League coaches have championship credentials
Scott Oliver, left, guided Roseau to a state Class 2A championship in 2007. Mark Manney, right, led Andover to the 2022 state Class 2A title. Photos by Loren Nelson, LegacyHockeyPhotography.com
The addition of Mark Manney this season gives the Upper Midwest High School Elite League two coaches who have reached the pinnacle of their profession at the high school level and another whose team scripted one of the state’s great Cinderella stories.
Manney, who led Andover to the 2022 state Class 2A championship, is serving as an assistant coach for The Base’s Grant Clafton, who guided tiny Greenway to an improbable appearance in the 2019 Class 1A title game. Sanford Power coach Scott Oliver was head coach of Roseau’s 2007 Class 2A title-winning squad then won two more championships as an assistant coach with East Grand Forks in Class 1A in 2014 and 2015.
All that success manifests itself in myriad ways on the bench and in the locker room as Elite League coaches try to both showcase their players’ abilities for college and NHL scouts and prepare them for the upcoming high school season.
Those state championship rings no doubt make an impression.
“I think from the kids’ angle, it gives you credibility,” said Manney, who coached one of the state’s all-time great forward lines in former Elite Leaguers Gavyn Thoreson, Cooper Conway and Cayden Casey. “They might be more apt to listen to you because of that credibility.”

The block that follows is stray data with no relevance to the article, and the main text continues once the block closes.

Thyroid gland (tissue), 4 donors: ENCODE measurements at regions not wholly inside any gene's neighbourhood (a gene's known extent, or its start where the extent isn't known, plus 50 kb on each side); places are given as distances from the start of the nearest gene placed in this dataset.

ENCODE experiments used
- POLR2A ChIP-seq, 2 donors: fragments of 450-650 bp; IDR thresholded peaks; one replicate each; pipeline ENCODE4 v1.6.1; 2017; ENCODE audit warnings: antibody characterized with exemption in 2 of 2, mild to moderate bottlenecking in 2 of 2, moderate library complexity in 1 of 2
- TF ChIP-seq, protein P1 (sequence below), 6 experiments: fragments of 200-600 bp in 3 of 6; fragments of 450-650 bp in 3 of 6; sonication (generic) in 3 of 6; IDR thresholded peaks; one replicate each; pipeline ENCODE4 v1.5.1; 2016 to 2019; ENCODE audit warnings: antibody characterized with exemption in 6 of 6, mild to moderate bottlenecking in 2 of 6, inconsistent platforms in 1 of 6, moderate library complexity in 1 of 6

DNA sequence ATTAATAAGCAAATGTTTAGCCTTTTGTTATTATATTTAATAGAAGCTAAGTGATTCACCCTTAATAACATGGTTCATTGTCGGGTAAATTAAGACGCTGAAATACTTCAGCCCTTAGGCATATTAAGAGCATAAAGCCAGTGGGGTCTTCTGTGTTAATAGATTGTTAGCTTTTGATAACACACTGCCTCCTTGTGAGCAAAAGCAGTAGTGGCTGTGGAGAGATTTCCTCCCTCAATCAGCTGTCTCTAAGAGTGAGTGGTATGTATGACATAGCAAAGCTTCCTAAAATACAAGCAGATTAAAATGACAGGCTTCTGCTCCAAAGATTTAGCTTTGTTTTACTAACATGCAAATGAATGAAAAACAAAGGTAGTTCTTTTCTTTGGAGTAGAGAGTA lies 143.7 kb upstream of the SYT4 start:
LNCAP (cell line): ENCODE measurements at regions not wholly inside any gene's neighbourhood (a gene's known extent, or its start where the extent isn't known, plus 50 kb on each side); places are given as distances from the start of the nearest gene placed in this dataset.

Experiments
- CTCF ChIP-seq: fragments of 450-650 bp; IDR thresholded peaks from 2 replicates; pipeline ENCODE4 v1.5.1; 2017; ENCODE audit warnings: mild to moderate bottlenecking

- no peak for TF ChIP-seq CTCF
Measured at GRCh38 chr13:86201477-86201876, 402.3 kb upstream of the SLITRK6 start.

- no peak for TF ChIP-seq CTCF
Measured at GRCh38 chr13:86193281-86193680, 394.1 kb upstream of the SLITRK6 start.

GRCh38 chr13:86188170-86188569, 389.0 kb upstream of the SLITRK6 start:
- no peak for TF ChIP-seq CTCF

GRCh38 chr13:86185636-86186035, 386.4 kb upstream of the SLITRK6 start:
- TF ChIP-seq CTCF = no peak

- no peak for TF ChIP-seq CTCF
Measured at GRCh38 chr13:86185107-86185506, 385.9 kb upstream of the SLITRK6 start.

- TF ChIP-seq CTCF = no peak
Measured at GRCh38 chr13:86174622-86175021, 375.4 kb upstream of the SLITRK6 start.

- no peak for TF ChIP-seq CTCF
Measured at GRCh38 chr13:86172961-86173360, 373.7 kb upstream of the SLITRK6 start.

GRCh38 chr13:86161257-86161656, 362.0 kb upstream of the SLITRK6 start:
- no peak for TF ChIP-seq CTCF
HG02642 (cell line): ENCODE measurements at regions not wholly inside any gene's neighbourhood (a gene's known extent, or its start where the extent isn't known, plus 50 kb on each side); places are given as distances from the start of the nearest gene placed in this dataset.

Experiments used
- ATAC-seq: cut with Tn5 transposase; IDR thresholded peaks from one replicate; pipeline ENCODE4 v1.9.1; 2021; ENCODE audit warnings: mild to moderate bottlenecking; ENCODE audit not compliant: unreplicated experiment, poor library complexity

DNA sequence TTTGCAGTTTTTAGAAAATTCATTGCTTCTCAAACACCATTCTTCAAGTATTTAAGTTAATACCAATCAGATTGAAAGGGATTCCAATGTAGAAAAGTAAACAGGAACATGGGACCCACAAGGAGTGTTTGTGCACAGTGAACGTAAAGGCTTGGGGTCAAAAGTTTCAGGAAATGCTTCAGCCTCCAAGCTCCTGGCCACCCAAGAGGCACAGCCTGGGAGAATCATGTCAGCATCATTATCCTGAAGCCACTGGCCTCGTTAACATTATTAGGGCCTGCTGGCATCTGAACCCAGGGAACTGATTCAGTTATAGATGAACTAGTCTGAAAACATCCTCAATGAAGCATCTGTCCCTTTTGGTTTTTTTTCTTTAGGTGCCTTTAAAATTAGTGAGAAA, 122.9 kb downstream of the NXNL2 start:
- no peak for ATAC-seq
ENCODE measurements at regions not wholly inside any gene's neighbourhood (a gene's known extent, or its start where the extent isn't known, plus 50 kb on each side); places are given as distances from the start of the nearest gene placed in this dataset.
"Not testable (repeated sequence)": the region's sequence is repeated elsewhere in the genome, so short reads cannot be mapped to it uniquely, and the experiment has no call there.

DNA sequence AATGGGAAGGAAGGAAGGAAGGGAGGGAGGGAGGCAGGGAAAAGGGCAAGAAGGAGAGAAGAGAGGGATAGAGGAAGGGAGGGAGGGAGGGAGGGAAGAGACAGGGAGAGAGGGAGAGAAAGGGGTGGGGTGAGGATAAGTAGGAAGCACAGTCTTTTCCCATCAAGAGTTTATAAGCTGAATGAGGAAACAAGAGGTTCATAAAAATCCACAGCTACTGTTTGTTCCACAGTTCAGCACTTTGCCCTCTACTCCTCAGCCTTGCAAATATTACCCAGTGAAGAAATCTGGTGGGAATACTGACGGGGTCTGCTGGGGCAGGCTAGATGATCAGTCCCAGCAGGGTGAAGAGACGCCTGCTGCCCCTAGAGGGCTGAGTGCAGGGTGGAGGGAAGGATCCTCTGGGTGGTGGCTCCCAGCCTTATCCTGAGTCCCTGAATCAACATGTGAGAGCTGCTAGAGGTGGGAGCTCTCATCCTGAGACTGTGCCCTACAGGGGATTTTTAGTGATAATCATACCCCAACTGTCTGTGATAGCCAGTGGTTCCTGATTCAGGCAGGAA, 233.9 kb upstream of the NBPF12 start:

“Because it is such a short season, only two months, my feeling is you have to get buy-in from your players in those first two to three weeks,” said Oliver, whose championship Roseau team was led by former Elite Leaguer and 2008 Mr. Hockey winner Aaron Ness. “I can talk about winning in 2007. I can talk about winning as an assistant. It helps get the buy-in.”
Oliver, in his 15th season coaching in the Elite League, said he’s thrilled Manney has joined the league’s lineup of coaches.
“Mark is very much respected within the fraternity of high school hockey coaches,” OIiver said. “The more good people we can get involved, good for the game of hockey from the coaching standpoint, that really bodes well for the league.”
Manney said he’s been impressed with the level of energy Elite League players bring to every game, even those on Sunday at the end of a three-game weekend.
“They always show up excited and ready to play,” Manney said.
Manney, who has guided Andover to each of the last four state tournaments, said his goal with Elite League players is, “to get these kids to present themselves in the best possible light they can to the scouts in the stands. And if they happen to win while doing that, that’s great.”
Oliver takes a linear approach to three-game weekends, challenging his players to win as many of the team’s nine periods as possible. He compares Elite League weekends to the challenge of the high school season in winning three straight section playoff games and then three more at the state tournament.
“There is some really good carryover with things that I have experienced being down to the (state tournament at the) Xcel Energy Center,” Oliver said. “I tell my players all the time, ask yourself how you are being perceived by the coaching staff, by your teammates. Because that is also going to be reflected on people up on the stands who are watching.”